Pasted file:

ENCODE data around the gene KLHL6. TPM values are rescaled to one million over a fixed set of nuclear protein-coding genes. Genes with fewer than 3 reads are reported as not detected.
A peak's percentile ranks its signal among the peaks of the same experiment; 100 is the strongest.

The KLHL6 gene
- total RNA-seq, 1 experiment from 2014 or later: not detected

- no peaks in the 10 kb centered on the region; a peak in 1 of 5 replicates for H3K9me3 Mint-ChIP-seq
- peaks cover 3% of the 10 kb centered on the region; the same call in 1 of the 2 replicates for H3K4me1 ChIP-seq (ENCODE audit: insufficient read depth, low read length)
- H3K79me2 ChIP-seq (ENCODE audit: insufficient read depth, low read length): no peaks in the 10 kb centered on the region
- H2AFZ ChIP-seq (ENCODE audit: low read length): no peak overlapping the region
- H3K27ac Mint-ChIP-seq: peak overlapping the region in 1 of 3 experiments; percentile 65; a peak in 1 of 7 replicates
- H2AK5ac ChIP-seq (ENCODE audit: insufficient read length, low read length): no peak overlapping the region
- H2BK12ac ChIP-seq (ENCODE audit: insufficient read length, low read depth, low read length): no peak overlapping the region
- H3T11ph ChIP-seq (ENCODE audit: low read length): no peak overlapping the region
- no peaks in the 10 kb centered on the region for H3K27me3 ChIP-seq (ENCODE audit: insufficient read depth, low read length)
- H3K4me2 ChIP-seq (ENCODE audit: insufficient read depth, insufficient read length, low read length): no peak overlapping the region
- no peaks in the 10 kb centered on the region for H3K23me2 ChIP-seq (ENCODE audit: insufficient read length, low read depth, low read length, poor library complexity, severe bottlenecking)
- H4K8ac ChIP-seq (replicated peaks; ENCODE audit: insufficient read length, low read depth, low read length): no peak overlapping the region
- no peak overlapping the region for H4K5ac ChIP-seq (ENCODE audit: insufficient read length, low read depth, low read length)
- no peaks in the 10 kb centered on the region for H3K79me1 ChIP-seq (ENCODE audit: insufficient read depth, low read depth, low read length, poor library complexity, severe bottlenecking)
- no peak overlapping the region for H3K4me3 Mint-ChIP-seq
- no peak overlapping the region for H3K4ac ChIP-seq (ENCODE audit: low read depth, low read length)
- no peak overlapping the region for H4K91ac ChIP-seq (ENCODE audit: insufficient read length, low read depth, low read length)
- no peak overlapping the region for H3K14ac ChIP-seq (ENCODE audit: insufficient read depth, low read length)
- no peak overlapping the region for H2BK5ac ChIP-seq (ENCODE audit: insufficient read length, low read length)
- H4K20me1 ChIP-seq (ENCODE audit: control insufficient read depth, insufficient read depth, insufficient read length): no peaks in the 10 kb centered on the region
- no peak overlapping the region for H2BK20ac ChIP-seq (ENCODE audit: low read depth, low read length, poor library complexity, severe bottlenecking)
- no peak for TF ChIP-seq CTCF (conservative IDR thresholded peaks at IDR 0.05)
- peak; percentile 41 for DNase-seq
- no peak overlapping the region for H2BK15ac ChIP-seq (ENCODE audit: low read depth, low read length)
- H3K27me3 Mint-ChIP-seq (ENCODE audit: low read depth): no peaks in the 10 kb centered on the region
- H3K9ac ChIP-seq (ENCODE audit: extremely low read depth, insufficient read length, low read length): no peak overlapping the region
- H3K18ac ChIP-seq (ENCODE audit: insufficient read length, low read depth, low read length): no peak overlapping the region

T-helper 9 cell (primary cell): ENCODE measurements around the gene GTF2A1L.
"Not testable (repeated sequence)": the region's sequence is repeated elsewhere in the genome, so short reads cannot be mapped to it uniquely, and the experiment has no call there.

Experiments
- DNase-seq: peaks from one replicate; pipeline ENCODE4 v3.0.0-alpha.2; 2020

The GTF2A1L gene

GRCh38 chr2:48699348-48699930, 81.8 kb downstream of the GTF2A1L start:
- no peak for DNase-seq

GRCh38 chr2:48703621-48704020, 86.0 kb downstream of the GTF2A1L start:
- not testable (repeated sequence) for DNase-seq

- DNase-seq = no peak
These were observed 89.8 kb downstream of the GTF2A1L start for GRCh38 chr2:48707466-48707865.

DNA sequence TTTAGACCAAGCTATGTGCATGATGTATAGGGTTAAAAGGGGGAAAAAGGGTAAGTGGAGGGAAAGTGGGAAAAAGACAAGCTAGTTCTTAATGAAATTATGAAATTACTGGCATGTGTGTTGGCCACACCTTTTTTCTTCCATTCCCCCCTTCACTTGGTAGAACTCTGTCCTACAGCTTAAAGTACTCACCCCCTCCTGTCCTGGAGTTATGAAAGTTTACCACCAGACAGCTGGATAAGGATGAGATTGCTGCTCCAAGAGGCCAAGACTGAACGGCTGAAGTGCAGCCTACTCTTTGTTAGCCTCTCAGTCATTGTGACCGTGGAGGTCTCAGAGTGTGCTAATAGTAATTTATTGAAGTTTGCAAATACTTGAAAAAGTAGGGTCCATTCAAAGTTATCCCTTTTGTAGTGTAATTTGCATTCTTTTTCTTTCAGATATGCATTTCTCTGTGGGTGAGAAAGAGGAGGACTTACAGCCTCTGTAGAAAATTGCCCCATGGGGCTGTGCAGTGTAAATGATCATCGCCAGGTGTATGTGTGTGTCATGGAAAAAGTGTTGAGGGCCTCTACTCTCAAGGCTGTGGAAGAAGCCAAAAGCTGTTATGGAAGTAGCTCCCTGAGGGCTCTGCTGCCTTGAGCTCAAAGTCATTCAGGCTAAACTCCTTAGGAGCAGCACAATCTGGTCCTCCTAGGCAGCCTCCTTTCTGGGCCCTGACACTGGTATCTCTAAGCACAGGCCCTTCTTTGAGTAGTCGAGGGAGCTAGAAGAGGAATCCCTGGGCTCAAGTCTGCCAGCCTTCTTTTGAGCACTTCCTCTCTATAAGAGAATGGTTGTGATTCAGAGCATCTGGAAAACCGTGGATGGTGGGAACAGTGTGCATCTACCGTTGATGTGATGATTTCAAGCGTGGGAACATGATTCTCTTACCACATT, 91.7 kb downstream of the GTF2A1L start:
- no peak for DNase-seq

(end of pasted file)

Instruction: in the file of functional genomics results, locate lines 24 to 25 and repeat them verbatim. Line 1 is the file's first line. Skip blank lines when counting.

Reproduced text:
- H4K20me1 ChIP-seq (ENCODE audit: control insufficient read depth, insufficient read depth, insufficient read length): no peaks in the 10 kb centered on the region
- no peak overlapping the region for H2BK20ac ChIP-seq (ENCODE audit: low read depth, low read length, poor library complexity, severe bottlenecking)